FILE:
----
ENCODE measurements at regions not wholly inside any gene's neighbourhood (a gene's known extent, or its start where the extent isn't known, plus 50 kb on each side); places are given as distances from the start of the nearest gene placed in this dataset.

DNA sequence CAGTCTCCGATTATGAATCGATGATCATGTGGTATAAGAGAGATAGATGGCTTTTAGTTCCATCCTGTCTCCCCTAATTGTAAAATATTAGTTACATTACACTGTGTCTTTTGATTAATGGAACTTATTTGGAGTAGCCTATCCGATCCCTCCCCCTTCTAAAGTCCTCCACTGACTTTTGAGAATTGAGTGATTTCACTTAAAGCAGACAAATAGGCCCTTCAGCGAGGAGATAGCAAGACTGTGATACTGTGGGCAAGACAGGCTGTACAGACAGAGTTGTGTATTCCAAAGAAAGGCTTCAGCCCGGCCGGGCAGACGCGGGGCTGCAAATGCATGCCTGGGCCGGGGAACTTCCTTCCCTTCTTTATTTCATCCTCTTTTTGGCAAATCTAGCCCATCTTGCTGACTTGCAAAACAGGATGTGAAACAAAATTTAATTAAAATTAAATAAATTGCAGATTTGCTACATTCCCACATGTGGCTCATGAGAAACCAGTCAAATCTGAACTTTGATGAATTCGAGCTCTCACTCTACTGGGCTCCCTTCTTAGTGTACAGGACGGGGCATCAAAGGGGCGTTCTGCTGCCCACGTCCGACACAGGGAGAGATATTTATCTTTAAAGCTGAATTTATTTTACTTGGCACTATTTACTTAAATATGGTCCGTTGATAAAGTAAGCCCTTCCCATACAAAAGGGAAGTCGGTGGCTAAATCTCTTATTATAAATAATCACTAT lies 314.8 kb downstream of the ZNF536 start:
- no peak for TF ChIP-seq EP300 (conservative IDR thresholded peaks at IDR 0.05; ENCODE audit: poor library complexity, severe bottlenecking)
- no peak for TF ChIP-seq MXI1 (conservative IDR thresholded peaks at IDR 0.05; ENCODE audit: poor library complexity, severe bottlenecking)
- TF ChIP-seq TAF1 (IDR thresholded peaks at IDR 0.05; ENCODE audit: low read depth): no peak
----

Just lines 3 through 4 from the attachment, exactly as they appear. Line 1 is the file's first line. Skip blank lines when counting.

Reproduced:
- no peak for TF ChIP-seq EP300 (conservative IDR thresholded peaks at IDR 0.05; ENCODE audit: poor library complexity, severe bottlenecking)
- no peak for TF ChIP-seq MXI1 (conservative IDR thresholded peaks at IDR 0.05; ENCODE audit: poor library complexity, severe bottlenecking)